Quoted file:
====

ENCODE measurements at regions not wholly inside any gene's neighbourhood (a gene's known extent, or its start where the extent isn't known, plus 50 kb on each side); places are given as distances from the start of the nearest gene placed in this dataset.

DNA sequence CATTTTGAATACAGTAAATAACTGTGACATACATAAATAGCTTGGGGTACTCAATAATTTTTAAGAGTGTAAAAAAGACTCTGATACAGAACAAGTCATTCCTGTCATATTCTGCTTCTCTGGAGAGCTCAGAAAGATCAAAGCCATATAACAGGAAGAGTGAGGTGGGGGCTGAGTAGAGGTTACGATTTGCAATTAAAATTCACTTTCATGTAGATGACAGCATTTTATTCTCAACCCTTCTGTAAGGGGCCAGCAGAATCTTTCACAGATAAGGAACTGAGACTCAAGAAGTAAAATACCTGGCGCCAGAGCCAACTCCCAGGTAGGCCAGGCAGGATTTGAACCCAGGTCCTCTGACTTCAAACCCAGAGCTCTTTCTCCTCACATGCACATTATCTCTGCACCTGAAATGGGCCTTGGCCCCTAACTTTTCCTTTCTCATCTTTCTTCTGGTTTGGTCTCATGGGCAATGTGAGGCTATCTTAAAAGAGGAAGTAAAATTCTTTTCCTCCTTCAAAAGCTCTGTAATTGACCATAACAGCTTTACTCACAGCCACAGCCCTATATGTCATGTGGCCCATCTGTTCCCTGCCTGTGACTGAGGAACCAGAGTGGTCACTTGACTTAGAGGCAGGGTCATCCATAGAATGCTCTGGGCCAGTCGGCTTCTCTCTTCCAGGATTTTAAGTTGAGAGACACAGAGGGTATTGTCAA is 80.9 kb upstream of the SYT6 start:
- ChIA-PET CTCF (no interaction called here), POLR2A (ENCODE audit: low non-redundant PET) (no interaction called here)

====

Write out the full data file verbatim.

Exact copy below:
ENCODE measurements at regions not wholly inside any gene's neighbourhood (a gene's known extent, or its start where the extent isn't known, plus 50 kb on each side); places are given as distances from the start of the nearest gene placed in this dataset.

DNA sequence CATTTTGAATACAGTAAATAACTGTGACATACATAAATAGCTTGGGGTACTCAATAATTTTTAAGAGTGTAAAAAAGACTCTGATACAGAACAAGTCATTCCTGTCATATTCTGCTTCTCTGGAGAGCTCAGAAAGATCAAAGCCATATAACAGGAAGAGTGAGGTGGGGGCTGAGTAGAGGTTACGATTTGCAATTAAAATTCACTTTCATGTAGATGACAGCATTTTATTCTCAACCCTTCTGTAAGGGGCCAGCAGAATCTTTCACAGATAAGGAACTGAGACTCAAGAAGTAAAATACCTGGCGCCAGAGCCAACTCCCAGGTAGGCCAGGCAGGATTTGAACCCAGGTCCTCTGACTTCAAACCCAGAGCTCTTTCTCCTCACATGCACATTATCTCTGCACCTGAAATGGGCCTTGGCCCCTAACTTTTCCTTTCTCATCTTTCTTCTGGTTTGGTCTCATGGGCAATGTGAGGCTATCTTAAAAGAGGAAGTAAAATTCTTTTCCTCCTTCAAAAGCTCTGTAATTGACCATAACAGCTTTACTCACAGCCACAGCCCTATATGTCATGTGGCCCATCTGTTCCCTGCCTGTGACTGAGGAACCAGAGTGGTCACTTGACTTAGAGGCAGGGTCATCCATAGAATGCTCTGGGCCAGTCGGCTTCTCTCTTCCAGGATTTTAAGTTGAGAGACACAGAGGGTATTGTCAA is 80.9 kb upstream of the SYT6 start:
- ChIA-PET CTCF (no interaction called here), POLR2A (ENCODE audit: low non-redundant PET) (no interaction called here)